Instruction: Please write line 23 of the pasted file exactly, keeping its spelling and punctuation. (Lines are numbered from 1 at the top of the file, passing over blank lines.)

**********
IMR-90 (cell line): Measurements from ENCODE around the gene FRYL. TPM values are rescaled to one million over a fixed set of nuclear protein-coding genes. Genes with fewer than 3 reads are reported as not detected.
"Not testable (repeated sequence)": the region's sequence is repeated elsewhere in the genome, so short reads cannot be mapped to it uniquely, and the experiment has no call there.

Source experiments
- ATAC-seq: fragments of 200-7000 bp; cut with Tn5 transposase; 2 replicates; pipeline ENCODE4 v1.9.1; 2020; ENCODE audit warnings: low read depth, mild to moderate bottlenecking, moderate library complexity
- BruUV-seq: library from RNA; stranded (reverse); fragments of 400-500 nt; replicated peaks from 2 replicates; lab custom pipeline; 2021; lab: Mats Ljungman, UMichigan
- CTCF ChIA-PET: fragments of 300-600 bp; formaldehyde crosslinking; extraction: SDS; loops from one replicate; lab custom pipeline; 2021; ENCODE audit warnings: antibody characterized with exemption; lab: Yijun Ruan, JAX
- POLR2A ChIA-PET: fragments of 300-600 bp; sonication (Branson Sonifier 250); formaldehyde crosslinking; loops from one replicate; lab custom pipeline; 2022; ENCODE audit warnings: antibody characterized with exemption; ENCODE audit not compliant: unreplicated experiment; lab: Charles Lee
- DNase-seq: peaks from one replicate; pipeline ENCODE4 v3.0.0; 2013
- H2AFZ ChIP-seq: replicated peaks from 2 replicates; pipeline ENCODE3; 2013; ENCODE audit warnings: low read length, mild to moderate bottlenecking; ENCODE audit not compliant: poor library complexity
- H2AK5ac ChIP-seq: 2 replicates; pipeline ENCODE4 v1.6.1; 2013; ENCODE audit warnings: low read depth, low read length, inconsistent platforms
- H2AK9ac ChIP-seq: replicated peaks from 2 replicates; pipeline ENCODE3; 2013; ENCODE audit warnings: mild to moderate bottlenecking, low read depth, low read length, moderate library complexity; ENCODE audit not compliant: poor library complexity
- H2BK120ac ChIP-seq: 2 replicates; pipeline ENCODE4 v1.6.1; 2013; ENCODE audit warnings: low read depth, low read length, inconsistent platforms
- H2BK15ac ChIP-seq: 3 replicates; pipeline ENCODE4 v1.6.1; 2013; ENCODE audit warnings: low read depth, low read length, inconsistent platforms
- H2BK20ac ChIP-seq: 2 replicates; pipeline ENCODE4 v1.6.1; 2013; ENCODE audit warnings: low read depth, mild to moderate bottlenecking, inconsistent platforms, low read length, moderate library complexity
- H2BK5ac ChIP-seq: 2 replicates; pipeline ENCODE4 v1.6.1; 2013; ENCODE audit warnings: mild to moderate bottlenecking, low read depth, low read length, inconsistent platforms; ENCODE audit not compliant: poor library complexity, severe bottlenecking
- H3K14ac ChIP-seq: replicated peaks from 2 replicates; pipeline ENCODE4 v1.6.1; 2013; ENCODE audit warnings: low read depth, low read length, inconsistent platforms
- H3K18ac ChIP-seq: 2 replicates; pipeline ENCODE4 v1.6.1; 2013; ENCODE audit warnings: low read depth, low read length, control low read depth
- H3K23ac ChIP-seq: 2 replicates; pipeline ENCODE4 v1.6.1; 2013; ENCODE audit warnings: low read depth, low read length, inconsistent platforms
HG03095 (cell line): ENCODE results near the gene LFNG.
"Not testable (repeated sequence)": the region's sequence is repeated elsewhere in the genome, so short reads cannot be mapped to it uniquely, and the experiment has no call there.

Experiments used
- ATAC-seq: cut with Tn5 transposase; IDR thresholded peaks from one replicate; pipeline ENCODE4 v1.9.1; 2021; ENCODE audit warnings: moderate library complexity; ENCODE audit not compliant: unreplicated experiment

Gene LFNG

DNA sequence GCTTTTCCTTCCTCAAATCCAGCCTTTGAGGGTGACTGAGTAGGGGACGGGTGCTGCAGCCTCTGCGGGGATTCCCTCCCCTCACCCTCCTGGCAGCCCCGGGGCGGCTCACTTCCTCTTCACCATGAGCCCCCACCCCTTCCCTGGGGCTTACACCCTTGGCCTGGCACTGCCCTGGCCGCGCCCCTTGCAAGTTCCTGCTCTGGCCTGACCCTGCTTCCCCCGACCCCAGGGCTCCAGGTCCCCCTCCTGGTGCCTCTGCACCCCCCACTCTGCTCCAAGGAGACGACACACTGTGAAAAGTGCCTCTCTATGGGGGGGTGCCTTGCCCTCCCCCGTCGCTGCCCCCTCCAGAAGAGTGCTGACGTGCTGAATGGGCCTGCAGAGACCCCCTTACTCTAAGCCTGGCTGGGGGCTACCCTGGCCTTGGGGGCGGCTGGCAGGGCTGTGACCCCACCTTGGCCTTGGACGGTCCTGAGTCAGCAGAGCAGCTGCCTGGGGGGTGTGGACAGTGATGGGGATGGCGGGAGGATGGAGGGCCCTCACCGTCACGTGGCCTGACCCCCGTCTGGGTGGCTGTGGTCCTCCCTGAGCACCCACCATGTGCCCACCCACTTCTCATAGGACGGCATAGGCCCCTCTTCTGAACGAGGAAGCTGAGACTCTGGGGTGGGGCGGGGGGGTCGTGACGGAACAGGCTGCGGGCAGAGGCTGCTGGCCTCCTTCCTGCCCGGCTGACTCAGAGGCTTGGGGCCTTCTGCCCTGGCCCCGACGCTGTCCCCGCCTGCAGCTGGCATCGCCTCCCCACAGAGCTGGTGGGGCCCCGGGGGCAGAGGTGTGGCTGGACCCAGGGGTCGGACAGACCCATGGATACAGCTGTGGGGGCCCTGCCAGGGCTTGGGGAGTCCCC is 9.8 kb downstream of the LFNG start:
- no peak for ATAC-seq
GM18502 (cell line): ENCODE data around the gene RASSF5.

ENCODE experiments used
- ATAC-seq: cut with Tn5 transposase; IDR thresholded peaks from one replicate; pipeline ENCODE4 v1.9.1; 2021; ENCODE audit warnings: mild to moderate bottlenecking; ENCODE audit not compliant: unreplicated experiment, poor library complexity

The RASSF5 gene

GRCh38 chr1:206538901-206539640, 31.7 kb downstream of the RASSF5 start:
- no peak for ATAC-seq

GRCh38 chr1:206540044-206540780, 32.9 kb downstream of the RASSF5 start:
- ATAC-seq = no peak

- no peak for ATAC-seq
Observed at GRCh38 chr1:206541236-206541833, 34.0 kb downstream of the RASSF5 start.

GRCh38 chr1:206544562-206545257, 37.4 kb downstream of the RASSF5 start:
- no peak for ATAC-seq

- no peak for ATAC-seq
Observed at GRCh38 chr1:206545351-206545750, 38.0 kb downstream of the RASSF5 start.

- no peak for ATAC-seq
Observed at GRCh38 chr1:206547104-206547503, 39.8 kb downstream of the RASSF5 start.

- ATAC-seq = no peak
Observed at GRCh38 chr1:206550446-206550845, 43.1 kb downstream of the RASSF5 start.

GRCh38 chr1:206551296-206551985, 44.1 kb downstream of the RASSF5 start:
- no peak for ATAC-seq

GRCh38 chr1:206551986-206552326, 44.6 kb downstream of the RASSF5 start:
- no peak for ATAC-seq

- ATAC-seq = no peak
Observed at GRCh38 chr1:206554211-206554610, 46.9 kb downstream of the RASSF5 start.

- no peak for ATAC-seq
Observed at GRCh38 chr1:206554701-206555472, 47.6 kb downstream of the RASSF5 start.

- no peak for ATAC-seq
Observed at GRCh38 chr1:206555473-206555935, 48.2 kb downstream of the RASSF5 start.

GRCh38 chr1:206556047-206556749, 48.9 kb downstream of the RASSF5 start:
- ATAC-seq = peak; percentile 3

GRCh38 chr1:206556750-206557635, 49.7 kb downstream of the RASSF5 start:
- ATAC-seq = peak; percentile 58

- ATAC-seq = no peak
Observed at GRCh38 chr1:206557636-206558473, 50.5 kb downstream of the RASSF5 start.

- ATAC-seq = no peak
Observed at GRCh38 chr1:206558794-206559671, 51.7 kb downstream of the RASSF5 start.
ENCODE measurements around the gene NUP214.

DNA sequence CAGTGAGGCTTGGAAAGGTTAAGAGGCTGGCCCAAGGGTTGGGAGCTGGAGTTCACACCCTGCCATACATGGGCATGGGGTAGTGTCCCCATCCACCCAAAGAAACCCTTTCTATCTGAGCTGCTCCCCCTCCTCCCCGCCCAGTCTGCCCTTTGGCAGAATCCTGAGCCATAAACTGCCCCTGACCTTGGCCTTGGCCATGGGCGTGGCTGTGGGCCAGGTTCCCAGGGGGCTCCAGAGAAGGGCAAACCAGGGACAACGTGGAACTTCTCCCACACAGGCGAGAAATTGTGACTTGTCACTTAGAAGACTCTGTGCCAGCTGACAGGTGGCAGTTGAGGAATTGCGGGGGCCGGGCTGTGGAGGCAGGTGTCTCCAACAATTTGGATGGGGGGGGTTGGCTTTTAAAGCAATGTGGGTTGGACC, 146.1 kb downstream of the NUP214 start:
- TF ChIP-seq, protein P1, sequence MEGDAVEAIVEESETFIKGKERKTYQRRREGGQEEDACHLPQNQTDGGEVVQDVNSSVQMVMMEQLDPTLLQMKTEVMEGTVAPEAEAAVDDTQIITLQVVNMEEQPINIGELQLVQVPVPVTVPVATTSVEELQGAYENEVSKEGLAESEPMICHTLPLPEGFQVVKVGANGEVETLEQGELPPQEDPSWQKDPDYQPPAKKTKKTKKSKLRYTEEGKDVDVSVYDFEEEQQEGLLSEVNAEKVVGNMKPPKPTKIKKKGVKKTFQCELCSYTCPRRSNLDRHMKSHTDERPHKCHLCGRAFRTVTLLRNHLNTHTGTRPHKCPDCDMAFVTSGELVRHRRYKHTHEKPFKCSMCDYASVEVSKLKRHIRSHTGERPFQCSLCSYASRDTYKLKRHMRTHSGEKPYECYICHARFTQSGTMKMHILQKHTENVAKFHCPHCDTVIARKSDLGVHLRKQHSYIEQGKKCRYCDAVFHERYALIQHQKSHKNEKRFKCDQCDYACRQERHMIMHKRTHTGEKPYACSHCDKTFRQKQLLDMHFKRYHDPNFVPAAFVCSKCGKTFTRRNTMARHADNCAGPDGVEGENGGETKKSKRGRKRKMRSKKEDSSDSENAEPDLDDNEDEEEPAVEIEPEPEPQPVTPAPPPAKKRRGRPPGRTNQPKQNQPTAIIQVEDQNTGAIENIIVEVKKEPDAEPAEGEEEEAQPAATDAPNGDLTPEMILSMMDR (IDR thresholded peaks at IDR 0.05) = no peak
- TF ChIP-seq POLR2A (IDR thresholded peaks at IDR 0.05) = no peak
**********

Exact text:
Gene LFNG